What are the facilities and where are you located?

Our office and warehouse are located at 61 O’Neil St, Kingson, NY.  Our summer camps, workshops, and classes are at a number of different facilities in the Hudson Valley and New York City.  For the location of each event please refer to the page for the event, or to the confirmation email you should receive after registering.  Additional informational emails normally go out a week before a summer camp or event, though you can always call or email us to confirm the location.

How are your staff with kids and young adults?

Our staff is primarily comprised of former participants who have grown up in our community.  Most of us feel that our process gifted us with confidence, creativity, and previously untapped talents that we use in our daily lives.  Because of this, we are passionate about paying those gifts forward and making sure that every participant benefits from our live action role playing and community based programming as strongly as we did, helping to foster self esteem, responsibility and individual growth.  We aim to help participants push their limits, while being mindful of their boundaries.  It is very important to us that participants feel safe, happy, and free to control their own identities while they are with us.  We work primarily with kids and young adults and are very experienced at connecting with them and meeting their needs.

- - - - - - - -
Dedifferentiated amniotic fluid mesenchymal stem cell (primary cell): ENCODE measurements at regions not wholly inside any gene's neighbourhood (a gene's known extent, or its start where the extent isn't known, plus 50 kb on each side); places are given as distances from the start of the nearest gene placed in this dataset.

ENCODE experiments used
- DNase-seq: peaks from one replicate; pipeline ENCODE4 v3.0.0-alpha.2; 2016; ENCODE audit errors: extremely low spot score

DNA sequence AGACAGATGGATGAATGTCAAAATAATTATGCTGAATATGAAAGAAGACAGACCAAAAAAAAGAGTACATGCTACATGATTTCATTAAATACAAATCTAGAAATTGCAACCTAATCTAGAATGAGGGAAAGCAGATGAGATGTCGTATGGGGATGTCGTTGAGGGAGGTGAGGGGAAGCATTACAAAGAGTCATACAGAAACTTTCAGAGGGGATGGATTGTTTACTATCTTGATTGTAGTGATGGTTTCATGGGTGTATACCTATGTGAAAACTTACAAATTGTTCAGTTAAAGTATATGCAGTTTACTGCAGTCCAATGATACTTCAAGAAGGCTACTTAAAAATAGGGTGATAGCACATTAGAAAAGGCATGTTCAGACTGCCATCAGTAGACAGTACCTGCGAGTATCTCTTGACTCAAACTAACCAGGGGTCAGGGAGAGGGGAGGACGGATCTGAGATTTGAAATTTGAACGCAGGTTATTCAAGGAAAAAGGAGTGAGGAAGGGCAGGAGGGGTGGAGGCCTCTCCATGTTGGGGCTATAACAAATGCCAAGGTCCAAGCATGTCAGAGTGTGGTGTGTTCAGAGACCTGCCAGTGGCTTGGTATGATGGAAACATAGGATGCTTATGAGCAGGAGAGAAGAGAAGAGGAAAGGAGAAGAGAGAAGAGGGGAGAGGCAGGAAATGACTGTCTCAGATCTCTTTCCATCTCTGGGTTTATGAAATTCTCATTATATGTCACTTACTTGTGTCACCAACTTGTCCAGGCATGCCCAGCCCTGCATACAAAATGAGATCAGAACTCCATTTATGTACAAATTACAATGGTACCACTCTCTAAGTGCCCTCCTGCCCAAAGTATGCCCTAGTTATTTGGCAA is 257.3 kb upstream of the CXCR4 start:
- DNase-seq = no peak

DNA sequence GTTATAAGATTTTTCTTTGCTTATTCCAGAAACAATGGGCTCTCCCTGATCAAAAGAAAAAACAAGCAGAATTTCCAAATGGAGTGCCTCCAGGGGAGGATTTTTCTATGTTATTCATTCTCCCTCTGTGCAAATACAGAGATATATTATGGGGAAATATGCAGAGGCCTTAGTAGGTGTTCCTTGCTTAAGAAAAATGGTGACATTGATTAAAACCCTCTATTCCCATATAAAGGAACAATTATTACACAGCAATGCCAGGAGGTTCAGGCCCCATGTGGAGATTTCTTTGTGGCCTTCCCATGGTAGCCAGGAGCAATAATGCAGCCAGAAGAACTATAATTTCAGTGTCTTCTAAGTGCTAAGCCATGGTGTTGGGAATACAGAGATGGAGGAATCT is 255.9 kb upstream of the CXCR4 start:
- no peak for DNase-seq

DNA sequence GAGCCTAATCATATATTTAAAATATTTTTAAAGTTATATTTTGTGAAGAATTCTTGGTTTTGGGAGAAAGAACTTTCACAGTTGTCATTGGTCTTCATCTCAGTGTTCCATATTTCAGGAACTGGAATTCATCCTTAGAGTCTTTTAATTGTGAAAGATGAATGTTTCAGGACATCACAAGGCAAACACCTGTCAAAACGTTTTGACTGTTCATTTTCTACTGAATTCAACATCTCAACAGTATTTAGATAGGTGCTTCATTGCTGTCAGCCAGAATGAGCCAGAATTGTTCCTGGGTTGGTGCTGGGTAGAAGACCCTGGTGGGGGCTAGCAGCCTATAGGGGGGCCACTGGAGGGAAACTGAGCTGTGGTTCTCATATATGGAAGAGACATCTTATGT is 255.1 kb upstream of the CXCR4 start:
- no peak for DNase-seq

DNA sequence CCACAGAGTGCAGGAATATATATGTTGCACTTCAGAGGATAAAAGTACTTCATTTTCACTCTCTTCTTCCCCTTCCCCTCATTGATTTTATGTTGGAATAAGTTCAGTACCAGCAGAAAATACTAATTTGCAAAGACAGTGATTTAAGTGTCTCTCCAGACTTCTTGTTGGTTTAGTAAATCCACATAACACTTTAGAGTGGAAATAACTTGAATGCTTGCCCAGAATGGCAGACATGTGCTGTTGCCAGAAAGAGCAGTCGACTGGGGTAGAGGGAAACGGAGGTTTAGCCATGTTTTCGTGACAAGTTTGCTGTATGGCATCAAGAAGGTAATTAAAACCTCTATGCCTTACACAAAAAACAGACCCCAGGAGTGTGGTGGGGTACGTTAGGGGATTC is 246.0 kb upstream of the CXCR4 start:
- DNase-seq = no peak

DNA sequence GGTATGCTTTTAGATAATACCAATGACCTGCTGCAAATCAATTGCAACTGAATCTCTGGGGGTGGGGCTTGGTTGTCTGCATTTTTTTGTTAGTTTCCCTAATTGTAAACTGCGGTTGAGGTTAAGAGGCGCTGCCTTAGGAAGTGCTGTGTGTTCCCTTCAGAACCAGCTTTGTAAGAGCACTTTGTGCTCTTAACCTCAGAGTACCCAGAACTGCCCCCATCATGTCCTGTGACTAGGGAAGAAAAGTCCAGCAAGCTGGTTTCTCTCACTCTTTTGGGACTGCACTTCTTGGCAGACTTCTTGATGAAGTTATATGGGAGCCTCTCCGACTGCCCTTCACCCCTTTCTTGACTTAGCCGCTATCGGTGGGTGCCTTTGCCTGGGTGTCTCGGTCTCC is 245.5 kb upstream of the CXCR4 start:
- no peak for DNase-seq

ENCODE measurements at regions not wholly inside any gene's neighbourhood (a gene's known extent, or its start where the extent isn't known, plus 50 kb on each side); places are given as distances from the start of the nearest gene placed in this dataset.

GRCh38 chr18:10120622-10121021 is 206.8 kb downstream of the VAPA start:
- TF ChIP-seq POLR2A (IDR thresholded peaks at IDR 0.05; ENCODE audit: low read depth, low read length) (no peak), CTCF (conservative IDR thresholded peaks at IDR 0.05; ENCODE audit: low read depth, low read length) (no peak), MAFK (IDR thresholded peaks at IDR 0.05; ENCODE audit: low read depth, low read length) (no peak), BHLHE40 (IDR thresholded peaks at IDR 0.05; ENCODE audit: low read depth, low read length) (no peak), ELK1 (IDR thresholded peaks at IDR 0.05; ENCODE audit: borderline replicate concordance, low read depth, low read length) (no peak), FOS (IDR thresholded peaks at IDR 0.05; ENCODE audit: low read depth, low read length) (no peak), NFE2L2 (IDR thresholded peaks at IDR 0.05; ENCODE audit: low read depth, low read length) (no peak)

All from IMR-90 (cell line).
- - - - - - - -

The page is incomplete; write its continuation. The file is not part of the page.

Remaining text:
How do I request financial aid?

Financial aid and scholarships for our summer camps and programming are offered through the Hero Fund. The Hero Fund is provided by generous donations.

What discounts do you have?

We offer many discounts to our summer camps– siblings discounts, a referral program, and reduced tuition for our Apprentices, among others. A full list of possible discounts will  be listed on the registration page when you go to sign up.

Is there a cancellation policy for your events?